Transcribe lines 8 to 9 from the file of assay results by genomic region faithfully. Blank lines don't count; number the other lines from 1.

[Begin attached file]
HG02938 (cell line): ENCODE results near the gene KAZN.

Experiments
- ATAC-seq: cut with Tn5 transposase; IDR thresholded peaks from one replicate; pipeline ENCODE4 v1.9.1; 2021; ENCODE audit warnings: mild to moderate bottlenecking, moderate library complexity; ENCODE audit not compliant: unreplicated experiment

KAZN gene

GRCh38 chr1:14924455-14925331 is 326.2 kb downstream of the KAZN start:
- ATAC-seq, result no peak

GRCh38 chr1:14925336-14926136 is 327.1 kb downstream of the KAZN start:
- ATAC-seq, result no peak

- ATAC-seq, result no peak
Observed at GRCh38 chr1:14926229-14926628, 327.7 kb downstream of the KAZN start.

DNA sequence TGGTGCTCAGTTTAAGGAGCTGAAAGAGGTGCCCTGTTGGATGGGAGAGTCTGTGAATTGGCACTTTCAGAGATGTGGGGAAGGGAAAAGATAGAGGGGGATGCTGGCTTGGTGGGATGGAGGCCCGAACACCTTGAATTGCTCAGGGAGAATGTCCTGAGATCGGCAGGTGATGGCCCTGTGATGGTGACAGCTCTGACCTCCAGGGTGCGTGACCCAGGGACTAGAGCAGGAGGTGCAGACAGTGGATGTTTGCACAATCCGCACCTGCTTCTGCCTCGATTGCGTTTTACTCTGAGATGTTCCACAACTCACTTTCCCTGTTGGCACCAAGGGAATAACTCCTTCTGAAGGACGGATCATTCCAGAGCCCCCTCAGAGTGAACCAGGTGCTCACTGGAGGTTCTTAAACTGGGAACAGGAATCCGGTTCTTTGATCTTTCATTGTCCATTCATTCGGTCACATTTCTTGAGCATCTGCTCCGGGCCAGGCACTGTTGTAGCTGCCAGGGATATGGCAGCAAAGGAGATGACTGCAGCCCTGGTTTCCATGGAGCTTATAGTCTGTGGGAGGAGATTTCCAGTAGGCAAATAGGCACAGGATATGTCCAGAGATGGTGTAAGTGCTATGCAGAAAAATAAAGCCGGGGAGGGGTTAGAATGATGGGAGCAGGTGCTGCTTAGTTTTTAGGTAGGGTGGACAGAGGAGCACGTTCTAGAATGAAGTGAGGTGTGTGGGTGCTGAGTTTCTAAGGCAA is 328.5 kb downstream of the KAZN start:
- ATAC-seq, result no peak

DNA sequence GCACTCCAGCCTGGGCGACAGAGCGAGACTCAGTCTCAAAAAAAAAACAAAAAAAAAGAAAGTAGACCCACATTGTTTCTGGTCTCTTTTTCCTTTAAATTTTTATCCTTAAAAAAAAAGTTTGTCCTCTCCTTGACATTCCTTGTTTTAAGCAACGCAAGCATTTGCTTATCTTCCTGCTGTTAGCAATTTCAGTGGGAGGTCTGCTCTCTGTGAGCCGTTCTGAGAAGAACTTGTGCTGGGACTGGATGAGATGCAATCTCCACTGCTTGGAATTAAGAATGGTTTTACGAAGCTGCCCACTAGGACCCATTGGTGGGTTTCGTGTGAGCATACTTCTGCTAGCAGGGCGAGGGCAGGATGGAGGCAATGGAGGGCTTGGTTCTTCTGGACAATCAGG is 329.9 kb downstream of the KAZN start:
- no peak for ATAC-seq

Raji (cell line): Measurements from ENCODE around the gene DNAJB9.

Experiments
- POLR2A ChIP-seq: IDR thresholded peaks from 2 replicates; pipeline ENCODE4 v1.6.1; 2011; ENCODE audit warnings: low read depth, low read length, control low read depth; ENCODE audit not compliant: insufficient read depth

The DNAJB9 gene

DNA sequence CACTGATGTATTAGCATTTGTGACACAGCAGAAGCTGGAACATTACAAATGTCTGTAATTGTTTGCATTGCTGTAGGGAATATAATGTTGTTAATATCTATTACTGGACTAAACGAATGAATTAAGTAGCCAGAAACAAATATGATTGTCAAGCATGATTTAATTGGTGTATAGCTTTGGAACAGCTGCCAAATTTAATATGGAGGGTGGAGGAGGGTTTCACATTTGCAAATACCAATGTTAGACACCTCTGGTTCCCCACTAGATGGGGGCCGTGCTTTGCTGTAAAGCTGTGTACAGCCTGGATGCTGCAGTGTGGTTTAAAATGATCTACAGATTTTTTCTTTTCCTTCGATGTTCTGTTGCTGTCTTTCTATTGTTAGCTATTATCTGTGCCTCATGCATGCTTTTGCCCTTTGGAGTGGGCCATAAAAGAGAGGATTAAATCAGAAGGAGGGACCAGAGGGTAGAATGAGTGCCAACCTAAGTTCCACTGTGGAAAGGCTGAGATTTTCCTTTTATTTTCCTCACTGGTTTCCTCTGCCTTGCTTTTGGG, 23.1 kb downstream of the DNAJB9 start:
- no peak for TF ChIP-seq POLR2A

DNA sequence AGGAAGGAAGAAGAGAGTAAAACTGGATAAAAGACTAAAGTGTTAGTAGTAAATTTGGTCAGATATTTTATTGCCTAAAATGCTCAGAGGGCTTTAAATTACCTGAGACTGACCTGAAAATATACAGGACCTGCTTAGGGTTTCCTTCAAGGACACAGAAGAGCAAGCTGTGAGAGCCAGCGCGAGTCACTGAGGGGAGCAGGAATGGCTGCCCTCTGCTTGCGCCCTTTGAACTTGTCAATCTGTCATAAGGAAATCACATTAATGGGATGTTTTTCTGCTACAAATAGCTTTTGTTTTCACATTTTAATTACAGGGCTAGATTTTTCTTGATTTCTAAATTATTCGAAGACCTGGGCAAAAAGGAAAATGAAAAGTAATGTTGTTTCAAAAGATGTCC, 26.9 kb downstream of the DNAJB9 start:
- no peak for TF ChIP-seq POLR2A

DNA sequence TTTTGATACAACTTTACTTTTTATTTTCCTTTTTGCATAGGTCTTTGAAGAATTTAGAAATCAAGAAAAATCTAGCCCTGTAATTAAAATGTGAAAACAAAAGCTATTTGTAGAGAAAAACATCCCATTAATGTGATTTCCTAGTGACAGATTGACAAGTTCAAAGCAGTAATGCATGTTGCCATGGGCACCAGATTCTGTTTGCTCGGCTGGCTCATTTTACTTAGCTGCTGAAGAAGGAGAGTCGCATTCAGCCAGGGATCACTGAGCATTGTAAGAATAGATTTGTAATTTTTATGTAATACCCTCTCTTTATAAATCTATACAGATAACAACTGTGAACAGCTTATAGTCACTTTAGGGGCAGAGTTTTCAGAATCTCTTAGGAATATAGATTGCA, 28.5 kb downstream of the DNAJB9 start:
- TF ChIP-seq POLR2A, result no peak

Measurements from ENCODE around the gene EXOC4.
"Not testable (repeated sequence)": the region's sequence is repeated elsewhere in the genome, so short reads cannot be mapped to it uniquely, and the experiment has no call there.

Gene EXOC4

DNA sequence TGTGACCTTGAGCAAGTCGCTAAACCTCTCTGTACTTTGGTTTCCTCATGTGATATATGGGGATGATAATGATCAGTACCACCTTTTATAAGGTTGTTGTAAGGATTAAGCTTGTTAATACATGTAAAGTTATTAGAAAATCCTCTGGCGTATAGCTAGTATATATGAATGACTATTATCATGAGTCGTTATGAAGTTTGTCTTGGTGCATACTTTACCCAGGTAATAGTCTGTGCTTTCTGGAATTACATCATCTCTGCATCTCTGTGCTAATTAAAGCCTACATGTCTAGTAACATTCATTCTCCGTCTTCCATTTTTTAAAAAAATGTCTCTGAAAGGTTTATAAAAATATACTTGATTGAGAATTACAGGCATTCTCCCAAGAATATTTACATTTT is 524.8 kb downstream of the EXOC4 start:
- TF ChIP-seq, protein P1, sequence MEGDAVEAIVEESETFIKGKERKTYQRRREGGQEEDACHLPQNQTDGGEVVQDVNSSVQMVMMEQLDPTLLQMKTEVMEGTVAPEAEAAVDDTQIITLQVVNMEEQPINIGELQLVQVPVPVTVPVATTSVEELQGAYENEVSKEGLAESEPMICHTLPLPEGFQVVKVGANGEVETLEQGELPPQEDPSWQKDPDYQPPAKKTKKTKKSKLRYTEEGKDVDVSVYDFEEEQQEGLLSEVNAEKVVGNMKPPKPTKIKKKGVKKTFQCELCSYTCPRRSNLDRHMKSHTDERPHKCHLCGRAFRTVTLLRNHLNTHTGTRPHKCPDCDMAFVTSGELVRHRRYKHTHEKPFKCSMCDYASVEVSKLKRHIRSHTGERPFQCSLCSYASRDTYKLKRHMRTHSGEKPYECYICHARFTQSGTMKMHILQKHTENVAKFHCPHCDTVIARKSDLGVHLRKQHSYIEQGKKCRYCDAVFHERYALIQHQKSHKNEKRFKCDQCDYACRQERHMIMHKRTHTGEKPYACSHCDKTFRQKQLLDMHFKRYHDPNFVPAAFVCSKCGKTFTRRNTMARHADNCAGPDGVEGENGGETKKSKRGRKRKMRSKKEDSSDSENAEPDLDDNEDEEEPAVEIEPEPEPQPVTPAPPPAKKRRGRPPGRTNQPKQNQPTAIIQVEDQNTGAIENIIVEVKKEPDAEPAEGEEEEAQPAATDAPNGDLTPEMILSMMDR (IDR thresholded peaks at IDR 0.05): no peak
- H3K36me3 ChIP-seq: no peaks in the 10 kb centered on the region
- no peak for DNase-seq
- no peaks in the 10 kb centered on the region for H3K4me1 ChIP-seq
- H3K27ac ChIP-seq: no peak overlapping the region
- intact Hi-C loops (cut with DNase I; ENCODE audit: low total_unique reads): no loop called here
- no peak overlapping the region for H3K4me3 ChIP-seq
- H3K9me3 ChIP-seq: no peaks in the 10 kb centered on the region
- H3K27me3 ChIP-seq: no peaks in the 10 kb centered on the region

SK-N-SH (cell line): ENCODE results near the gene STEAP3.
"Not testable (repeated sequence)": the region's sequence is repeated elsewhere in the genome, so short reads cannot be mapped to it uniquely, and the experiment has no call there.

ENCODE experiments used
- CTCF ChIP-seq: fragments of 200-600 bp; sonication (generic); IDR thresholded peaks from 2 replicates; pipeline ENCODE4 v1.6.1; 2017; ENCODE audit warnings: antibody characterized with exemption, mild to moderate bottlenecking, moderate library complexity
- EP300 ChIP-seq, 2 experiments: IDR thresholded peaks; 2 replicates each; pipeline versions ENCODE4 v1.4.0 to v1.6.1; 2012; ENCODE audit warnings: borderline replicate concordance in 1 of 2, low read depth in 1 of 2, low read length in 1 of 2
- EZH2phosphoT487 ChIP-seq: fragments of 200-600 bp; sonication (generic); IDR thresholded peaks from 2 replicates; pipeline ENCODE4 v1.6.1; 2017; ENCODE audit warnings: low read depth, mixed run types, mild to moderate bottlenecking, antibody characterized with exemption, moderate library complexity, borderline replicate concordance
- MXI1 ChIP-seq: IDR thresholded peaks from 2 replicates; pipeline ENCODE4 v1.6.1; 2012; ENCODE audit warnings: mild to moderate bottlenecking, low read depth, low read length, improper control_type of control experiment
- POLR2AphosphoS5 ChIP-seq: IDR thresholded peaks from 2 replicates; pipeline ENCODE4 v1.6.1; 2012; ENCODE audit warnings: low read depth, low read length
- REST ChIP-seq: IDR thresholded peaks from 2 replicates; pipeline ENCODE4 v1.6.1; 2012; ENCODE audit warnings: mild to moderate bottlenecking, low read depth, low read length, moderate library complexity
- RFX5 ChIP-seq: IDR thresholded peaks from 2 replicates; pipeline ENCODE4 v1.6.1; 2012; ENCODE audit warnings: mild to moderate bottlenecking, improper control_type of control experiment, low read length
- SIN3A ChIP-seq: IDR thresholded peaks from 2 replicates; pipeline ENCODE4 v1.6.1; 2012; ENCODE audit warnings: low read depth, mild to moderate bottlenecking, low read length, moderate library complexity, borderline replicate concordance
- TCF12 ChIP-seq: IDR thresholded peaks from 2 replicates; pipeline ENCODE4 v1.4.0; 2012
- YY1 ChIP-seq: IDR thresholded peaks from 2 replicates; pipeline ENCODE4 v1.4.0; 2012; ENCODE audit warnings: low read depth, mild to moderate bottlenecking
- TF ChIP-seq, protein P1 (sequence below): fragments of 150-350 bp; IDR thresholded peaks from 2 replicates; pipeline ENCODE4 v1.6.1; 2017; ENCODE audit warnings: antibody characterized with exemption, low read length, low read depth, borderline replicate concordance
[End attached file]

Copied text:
- ATAC-seq, result no peak

- ATAC-seq, result no peak